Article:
A DI unit is an electronic device typically used in recording studios and in sound reinforcement systems to connect a high-output impedance, line level, unbalanced output signal to a low-impedance, microphone level, balanced input, usually via an XLR connector and XLR cable. DIs are frequently used to connect an electric guitar or electric bass to a mixing console's microphone input jack. The DI performs level matching, balancing, and either active buffering or passive impedance matching/impedance bridging to minimize unwanted noise, distortion, and ground loops. DI units are typically metal boxes with input and output jacks and, for more expensive units, “ground lift” and attenuator switches.

Digital audio workstation computer workstation or software application used for editing and creating music and audio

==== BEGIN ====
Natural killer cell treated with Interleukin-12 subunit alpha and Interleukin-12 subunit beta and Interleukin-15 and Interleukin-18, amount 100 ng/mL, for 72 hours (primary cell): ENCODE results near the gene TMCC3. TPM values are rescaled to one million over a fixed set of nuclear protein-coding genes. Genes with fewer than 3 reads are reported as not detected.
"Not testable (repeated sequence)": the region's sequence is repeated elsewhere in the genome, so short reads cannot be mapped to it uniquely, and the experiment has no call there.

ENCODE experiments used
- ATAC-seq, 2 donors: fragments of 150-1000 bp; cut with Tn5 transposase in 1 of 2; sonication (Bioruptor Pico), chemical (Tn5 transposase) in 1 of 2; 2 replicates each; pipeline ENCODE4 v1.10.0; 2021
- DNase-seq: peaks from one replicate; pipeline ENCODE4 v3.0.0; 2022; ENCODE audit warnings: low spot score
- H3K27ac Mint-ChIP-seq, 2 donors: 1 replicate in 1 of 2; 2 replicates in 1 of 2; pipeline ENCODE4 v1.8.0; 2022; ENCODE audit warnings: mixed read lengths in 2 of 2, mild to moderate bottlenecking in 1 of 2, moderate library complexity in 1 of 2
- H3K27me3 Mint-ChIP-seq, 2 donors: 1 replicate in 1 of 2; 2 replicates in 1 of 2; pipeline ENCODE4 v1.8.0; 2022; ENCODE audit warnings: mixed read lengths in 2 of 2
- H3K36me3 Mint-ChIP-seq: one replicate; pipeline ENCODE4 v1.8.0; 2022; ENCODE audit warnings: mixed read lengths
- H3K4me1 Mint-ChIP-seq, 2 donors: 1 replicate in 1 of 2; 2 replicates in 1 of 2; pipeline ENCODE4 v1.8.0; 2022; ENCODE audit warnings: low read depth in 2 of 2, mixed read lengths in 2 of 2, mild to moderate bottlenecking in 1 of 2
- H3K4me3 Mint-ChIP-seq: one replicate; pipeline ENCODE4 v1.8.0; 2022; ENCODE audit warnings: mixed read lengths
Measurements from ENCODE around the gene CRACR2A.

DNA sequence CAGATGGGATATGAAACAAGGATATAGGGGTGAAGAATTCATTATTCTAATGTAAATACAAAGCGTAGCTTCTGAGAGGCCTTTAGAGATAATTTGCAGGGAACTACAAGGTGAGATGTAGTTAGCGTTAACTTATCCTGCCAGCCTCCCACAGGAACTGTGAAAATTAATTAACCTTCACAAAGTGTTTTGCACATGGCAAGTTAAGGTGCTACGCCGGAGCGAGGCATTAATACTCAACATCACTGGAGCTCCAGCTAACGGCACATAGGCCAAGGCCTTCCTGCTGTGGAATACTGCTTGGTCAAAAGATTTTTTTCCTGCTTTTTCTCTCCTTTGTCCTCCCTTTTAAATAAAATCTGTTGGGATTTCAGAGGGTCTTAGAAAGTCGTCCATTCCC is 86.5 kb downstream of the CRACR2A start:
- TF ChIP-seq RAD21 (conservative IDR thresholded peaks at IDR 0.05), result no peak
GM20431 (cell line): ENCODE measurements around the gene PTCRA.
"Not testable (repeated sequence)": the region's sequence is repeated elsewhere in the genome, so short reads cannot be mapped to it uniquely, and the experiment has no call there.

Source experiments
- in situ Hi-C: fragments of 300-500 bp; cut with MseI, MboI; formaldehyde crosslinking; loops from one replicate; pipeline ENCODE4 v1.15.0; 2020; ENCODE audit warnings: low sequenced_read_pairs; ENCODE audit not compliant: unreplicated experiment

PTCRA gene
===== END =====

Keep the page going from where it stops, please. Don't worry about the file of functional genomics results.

A digital audio workstation (DAW) is an electronic device or application software used for recording, editing and producing audio files. DAWs come in a wide variety of configurations from a single software program on a laptop, to an integrated stand-alone unit, all the way to a highly complex configuration of numerous components controlled by a central computer. Regardless of configuration, modern DAWs have a central interface that allows the user to alter and mix multiple recordings and tracks into a final produced piece.

Sound reinforcement system